Vote Yes because the Assembly listens !

There was an exceptionally important debate in the National Assembly Chamber yesterday; despite its importance it probably won't receive much media attention.

It was a debate about work based training for vulnerable children. This might not be a subject that raises the blood pressure of political activists in Wales; indeed it was so uncontroversial that it was given unanimous support by Assembly Members.

The result of the debate will mean that the Government will change some of its policies regarding work based training for the most vulnerable children in Wales, but the importance of the debate is much more than the beneficial effect that it will have on the lives of vulnerable children; its importance lies in how vulnerable children, themselves, have actually caused a changed of Assembly Government policy.

The change in government policy began with two vulnerable children voicing their frustration to the child protection charity Action for Children - Gweithredu dros Blant. Gweithredu dros Blant took up the children's issues and presented them in a petition to the Assembly. The Assembly's cross party Petitions Committee looked at the petition, took evidence from interested parties and presented that evidence to ministers; and the ministers have acted on that evidence.

This is fantastic, this is real democracy in action, and this is an example of real people changing policy in areas that affect their lives.

Historic is an overused word in politics but an occasion where vulnerable children's complaints can lead to a change in government policy is really historic!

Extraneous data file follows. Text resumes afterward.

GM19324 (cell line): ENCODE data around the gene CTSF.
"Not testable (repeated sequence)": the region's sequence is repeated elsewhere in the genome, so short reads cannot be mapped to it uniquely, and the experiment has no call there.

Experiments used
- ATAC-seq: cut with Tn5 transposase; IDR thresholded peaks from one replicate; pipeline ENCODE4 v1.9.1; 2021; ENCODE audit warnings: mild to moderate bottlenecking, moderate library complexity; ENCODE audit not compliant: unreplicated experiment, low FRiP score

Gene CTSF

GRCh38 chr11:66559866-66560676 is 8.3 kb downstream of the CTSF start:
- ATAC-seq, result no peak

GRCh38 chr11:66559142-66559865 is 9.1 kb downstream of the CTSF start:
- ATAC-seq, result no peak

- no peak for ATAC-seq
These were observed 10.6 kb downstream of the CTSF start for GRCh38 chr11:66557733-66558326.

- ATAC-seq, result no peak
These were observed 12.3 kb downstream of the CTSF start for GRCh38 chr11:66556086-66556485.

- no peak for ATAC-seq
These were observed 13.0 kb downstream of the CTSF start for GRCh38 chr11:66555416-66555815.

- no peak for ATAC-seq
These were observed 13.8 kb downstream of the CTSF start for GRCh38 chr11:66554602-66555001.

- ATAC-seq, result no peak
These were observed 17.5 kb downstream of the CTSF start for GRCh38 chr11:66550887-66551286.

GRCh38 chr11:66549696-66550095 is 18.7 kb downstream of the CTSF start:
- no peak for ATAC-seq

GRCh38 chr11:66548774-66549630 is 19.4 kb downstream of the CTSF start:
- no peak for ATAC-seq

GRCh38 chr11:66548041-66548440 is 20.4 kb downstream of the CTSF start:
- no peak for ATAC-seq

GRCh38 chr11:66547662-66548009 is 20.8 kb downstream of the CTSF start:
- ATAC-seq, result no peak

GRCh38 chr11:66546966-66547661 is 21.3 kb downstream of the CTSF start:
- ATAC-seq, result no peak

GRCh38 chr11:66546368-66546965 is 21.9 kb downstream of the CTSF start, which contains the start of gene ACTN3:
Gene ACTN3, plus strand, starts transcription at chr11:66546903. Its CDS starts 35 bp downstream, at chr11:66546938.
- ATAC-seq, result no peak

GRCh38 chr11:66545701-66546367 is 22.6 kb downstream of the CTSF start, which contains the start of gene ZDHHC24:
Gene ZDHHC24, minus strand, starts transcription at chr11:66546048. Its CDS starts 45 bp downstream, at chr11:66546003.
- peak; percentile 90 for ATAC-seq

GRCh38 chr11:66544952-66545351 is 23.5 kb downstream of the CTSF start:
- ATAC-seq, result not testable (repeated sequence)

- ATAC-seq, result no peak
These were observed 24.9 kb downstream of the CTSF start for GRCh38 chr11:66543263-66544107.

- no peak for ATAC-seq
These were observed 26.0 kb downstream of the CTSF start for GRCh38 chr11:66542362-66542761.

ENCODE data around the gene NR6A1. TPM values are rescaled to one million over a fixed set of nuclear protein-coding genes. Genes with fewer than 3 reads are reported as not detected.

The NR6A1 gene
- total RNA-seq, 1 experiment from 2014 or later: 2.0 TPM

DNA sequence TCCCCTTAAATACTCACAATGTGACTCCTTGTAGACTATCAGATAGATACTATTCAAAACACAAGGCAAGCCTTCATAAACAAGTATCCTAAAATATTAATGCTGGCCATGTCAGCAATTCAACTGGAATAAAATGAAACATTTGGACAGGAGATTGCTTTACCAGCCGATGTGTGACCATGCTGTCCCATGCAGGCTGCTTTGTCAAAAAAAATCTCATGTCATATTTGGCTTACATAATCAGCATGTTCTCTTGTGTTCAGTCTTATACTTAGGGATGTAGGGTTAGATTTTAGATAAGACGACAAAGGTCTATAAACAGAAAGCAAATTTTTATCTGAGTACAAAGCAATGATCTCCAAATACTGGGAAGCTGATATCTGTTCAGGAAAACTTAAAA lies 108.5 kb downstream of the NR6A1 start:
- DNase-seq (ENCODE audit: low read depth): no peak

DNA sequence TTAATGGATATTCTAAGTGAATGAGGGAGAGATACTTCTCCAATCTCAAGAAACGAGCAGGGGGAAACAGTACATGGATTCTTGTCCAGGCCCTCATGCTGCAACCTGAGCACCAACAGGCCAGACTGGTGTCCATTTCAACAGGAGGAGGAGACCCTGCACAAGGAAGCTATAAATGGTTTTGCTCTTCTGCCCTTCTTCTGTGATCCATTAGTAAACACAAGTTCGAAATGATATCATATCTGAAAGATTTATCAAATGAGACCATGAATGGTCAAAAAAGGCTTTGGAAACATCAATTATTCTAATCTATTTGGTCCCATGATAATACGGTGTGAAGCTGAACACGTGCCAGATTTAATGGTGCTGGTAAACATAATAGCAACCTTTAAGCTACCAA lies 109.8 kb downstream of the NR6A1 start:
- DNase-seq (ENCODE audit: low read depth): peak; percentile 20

Petitions being ignored have played a big part in the Westminster government's history. I have signed some of the Petitions to the Prime Minister on http://petitions.number10.gov.uk/ and all of them have resulted in an e-mail that says in civil service speak "p*** off"!

Petitions to the Welsh Assembly, even from vulnerable children, can change government policy!

The Government in Wales reacts to the opinions of the people of Wales in a way that Westminster doesn't!

Is there a better reason for voting YES on March 3rd?


  1. From the start the National Assembly for Wales has been more open, democratic and transparent than the Parliament at Westminster. Scrutiny is greater with the National Assembly than at Westminster precisely because of this openness and transparency. Something our friends in True Wales should reflect on.

  2. I had a petition for Human Rights abuses in Wales, it was posted on number 10 petition board, but there was no interest from the Senedd, because they are NOT interested in real issues, omly issues that give them good spin. The senedd has let a majority of people DOWN, they ignore real problems and concentrate on the valleys and the good old days, while in reality, the real people suffer, poverty, poor homes and absolutely no prospect for work. Wales will be divided after this referendum. The North will cut away from the South and will refuse to negotiate with Cardiff becuase of the second hand way we have been treated. Cardiff and the valleys get the jobs, North Wales get the left overs.

  3. The clowns called Plaid Cymru and the Welsh Lingo Society will nit survive after the referendum, they are the party of fools, their ambition is to line their own pockets while we get nothing, North Wales will be better off without these clowns, Plaid Cymru ignore the people, Welsh Lingo society are only interested in their language, while the people starve, an dlose their homes, at least the welsh lingo society will guarantee that they will be ignored.

  4. Human Rights are NOT a devolved issue, so the Assembly has no jurisdiction on the issue.

    The North / South divide is a fallacy. 75% of the population of Wales live within 40 miles of Cardiff, much less than 75% of the Assembly's expenditure is spent in that area. North and Mid Wales do proportionally well out of Assembly expenditure!

    The idea that the referendum would have any effect on the "lingo", is too late – competence on Welsh Language Measures have already been given to the Assembly under the current system, so no cigar on that point!